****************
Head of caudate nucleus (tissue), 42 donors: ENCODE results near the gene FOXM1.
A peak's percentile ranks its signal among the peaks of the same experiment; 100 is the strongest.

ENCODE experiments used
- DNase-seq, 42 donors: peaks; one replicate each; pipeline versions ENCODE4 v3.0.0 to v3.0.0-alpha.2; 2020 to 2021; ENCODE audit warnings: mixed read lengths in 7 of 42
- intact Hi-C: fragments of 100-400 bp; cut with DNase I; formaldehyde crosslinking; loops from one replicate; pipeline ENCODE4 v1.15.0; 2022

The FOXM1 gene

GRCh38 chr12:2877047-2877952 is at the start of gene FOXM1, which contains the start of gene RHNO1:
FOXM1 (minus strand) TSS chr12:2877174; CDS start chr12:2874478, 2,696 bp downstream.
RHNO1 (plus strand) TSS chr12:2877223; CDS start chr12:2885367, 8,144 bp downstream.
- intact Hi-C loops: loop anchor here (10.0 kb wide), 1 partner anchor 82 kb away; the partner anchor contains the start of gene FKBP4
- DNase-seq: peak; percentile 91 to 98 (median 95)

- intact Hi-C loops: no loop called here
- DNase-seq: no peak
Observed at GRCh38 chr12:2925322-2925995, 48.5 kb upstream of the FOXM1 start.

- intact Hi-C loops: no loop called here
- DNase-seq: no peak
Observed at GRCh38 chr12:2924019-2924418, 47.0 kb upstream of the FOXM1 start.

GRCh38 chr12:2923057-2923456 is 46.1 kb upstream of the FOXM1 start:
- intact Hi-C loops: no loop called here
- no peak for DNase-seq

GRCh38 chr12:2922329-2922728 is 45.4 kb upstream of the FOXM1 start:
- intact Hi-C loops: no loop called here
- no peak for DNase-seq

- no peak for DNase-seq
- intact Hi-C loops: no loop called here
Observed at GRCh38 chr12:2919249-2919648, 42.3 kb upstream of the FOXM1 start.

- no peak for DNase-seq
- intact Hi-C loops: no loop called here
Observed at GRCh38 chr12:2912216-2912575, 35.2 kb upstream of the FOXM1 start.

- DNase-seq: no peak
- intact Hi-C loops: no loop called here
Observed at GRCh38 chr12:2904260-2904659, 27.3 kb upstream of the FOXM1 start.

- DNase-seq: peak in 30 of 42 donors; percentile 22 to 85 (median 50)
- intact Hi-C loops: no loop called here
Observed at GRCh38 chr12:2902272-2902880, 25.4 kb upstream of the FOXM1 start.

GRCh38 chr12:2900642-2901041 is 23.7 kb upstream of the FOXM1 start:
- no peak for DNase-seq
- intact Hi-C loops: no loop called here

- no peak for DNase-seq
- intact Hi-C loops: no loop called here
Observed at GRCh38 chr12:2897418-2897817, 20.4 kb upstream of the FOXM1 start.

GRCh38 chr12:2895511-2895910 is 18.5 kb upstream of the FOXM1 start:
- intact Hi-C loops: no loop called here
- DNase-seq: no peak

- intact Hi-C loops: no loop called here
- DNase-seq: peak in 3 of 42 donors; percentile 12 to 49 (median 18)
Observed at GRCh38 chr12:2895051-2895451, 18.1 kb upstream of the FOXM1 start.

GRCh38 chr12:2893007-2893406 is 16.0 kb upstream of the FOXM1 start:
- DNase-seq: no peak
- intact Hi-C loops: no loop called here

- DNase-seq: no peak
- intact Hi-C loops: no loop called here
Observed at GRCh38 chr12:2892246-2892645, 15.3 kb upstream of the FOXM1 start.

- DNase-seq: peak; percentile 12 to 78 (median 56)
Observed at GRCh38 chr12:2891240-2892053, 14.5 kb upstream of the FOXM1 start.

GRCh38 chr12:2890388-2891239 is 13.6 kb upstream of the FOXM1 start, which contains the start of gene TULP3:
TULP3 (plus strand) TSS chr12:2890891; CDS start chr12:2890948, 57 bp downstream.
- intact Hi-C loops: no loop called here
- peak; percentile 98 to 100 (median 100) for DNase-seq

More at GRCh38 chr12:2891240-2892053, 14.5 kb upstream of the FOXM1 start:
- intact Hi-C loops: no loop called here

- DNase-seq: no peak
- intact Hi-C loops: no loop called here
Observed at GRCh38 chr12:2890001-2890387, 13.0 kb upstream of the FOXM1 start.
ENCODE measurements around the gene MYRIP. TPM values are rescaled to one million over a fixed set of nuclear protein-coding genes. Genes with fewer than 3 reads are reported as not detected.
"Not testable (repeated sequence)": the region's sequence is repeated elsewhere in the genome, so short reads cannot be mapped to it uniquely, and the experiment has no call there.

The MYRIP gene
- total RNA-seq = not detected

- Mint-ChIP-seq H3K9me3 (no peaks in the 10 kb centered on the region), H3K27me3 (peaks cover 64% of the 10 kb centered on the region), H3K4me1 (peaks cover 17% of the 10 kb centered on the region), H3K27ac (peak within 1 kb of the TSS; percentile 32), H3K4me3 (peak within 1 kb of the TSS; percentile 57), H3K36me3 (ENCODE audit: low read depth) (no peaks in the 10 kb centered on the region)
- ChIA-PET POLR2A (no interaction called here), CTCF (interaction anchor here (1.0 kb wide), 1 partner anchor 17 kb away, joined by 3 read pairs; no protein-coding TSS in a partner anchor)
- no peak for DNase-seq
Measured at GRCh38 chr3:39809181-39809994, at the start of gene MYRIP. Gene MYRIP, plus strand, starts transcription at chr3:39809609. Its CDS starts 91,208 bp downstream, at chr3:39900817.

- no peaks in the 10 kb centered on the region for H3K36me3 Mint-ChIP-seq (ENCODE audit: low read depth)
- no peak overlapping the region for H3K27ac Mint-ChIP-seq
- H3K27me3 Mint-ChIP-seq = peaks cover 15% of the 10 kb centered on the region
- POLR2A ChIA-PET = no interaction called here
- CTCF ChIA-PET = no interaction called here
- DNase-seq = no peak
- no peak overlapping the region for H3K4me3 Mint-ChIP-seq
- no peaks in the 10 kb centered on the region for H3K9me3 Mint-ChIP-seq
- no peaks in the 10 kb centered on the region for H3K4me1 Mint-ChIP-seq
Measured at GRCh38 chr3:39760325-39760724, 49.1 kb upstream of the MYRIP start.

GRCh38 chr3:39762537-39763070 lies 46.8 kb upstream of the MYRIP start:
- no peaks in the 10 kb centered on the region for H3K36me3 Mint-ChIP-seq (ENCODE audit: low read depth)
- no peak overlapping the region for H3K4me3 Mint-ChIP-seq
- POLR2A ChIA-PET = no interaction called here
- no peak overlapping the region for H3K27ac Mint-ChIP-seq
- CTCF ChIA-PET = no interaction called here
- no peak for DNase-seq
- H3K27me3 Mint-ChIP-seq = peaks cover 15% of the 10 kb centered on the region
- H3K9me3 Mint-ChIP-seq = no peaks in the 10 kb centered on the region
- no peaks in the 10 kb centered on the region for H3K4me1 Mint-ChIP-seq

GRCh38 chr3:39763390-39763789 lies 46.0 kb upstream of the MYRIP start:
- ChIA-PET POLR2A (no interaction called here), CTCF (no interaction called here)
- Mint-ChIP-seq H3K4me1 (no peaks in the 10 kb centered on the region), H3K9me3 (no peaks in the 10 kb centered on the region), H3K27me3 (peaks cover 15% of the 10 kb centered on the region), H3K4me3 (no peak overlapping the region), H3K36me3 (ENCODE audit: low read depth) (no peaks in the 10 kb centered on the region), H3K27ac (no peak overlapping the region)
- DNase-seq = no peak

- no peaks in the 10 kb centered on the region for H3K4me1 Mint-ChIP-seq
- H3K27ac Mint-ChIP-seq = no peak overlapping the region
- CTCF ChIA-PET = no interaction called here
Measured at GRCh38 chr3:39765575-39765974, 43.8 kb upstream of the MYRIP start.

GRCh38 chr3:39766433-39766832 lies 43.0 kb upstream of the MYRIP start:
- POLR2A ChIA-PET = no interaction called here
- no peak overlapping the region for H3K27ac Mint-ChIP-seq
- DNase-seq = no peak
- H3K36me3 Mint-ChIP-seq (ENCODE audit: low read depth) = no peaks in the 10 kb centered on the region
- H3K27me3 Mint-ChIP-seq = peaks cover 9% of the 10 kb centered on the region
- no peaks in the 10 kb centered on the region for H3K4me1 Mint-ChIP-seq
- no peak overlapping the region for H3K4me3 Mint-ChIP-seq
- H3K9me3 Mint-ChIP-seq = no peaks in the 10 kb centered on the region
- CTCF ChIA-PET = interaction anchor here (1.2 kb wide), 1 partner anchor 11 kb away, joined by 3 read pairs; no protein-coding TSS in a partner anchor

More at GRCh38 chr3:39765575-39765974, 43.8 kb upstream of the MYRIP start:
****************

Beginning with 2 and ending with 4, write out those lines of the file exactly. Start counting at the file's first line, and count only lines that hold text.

A peak's percentile ranks its signal among the peaks of the same experiment; 100 is the strongest.

ENCODE experiments used
- DNase-seq, 42 donors: peaks; one replicate each; pipeline versions ENCODE4 v3.0.0 to v3.0.0-alpha.2; 2020 to 2021; ENCODE audit warnings: mixed read lengths in 7 of 42